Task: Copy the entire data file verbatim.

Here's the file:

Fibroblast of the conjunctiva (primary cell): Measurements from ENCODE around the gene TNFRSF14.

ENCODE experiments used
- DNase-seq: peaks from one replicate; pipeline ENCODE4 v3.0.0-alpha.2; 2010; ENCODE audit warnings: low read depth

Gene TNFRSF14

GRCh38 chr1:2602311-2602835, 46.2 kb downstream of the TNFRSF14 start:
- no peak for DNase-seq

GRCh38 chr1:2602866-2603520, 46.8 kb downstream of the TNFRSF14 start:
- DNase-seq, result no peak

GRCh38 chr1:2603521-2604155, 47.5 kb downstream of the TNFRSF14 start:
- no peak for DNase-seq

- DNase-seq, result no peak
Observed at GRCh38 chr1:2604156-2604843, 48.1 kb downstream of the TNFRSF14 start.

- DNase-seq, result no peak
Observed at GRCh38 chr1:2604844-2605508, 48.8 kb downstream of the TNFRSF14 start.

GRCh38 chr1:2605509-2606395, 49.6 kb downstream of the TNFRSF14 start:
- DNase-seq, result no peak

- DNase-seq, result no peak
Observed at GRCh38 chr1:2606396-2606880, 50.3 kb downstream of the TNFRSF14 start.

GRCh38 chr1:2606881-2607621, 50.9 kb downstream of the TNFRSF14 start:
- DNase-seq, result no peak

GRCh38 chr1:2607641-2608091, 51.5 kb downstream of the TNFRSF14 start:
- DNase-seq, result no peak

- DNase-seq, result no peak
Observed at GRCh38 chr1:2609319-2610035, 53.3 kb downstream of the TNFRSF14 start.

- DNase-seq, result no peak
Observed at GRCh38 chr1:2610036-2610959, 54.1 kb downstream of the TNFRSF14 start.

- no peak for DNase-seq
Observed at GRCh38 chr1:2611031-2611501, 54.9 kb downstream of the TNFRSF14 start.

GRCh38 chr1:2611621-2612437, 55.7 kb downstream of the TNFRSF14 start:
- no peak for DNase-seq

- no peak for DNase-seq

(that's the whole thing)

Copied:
Fibroblast of the conjunctiva (primary cell): Measurements from ENCODE around the gene TNFRSF14.

ENCODE experiments used
- DNase-seq: peaks from one replicate; pipeline ENCODE4 v3.0.0-alpha.2; 2010; ENCODE audit warnings: low read depth

Gene TNFRSF14

GRCh38 chr1:2602311-2602835, 46.2 kb downstream of the TNFRSF14 start:
- no peak for DNase-seq

GRCh38 chr1:2602866-2603520, 46.8 kb downstream of the TNFRSF14 start:
- DNase-seq, result no peak

GRCh38 chr1:2603521-2604155, 47.5 kb downstream of the TNFRSF14 start:
- no peak for DNase-seq

- DNase-seq, result no peak
Observed at GRCh38 chr1:2604156-2604843, 48.1 kb downstream of the TNFRSF14 start.

- DNase-seq, result no peak
Observed at GRCh38 chr1:2604844-2605508, 48.8 kb downstream of the TNFRSF14 start.

GRCh38 chr1:2605509-2606395, 49.6 kb downstream of the TNFRSF14 start:
- DNase-seq, result no peak

- DNase-seq, result no peak
Observed at GRCh38 chr1:2606396-2606880, 50.3 kb downstream of the TNFRSF14 start.

GRCh38 chr1:2606881-2607621, 50.9 kb downstream of the TNFRSF14 start:
- DNase-seq, result no peak

GRCh38 chr1:2607641-2608091, 51.5 kb downstream of the TNFRSF14 start:
- DNase-seq, result no peak

- DNase-seq, result no peak
Observed at GRCh38 chr1:2609319-2610035, 53.3 kb downstream of the TNFRSF14 start.

- DNase-seq, result no peak
Observed at GRCh38 chr1:2610036-2610959, 54.1 kb downstream of the TNFRSF14 start.

- no peak for DNase-seq
Observed at GRCh38 chr1:2611031-2611501, 54.9 kb downstream of the TNFRSF14 start.

GRCh38 chr1:2611621-2612437, 55.7 kb downstream of the TNFRSF14 start:
- no peak for DNase-seq

- no peak for DNase-seq